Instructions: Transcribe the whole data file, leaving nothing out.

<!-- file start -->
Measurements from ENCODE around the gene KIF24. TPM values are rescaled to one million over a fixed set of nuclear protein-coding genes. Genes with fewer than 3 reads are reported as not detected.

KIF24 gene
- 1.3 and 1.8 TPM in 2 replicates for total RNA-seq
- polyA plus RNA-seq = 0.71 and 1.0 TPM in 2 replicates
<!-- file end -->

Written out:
Measurements from ENCODE around the gene KIF24. TPM values are rescaled to one million over a fixed set of nuclear protein-coding genes. Genes with fewer than 3 reads are reported as not detected.

KIF24 gene
- 1.3 and 1.8 TPM in 2 replicates for total RNA-seq
- polyA plus RNA-seq = 0.71 and 1.0 TPM in 2 replicates